Now, the question is: can we improve the organization of the molecules and the performances of the materials? Well, first we should know how the molecules occupy the cavities, their orientation, spacing and so on. Are the guests aligned? Are they attached to the pore walls? What happens if water enters the pores? To find those answers, you should use several different techniques: each experiment will give you some pieces to compose the puzzle. And yes, computational chemistry helps a lot to figure our what happens inside the pores. Yet this remains a very difficult problem.

This is where mineral science might help.

Regular patterns of cages are very common in the mineral world. Not long ago, for example, geologists found in Antartica a mineral with the same structure of zeolite Z-SM5, a well-known and widely used artificial industrial catalyst. That was indeed a big surprise! Natural zeolites are indeed amazing: their pores contain impressively stable structures formed by small molecules and cations. Just look at this water wire:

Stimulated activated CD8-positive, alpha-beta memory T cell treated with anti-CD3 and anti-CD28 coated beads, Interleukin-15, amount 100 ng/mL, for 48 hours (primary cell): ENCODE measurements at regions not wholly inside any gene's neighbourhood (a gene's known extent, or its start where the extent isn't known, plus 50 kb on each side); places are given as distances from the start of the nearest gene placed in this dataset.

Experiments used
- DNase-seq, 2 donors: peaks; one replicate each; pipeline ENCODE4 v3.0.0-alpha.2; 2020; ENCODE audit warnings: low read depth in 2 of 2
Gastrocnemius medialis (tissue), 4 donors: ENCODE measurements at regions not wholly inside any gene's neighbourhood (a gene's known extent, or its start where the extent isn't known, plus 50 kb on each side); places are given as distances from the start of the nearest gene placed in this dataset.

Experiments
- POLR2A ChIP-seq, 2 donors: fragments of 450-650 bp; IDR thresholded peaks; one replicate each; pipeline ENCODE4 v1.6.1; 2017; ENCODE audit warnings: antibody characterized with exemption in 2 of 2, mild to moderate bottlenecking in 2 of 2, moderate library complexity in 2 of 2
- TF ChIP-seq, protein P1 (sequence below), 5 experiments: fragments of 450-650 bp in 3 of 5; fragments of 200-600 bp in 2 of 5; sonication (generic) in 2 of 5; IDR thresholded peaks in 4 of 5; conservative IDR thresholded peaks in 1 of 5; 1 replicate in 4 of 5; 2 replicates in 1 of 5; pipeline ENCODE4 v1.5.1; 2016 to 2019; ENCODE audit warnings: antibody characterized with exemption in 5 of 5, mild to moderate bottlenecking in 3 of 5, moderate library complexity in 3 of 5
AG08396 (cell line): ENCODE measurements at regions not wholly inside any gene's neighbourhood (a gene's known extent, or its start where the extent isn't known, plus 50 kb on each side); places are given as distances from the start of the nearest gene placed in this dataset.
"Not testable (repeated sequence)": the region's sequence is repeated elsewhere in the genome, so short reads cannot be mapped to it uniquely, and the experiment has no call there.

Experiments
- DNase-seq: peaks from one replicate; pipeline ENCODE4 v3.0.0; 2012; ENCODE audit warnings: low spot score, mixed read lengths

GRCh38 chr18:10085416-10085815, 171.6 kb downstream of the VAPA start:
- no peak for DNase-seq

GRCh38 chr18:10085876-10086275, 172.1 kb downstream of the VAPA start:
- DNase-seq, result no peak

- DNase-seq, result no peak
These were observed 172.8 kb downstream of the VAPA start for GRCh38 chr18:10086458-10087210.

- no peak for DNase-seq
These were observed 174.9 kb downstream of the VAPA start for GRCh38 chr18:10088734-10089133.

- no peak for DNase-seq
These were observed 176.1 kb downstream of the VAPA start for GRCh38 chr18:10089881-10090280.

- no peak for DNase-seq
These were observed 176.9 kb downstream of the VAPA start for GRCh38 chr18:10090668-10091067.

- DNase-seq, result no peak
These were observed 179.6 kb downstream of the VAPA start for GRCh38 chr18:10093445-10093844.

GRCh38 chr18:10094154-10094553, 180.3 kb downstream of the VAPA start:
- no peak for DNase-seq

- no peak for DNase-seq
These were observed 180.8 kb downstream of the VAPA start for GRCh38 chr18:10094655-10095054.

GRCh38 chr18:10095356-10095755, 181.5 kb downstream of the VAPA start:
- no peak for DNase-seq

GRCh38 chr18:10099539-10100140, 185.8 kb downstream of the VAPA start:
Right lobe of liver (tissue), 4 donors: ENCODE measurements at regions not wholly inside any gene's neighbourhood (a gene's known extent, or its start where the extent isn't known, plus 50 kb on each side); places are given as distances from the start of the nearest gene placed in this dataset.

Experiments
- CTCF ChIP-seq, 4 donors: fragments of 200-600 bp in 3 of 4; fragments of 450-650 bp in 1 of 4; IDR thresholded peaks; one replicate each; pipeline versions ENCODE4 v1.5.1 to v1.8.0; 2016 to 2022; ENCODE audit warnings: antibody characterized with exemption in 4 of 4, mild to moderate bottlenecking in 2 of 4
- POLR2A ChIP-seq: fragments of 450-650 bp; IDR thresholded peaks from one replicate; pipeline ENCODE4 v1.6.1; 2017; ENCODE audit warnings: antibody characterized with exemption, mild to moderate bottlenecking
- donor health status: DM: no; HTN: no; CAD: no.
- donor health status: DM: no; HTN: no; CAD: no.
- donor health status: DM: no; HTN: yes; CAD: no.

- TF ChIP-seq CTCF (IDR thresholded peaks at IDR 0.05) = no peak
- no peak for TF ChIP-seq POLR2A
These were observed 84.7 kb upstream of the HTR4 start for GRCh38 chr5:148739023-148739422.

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Water wire found in the channels of a natural zeolite

Contrary to what you’d expect, this chain is incredibly resistant to heat and pressure. First found in a rare mineral, it was named “one-dimensional ice”. But actually, our water wire “melts” at about 340 C inside the mineral framework!  This is a great example of organized structure made by Nature. You can find many others: the most famous ones are perhaps gas hydrates. Several silica minerals have hydrate structures, which are also very common in man-made porous materials. Indeed, we should pay more attention to the close links between natural and artificial host-guest materials.

Natural porous minerals, the intriguing organization of their guests, and their response to mechanical stress can be an awesome source of inspiration in the quest of more robust and efficient materials. High pressure experiments with zeolites (and also some MOF’s) have already brought us new organized materials, along with many curious facts.  But there’s so much yet to be discovered.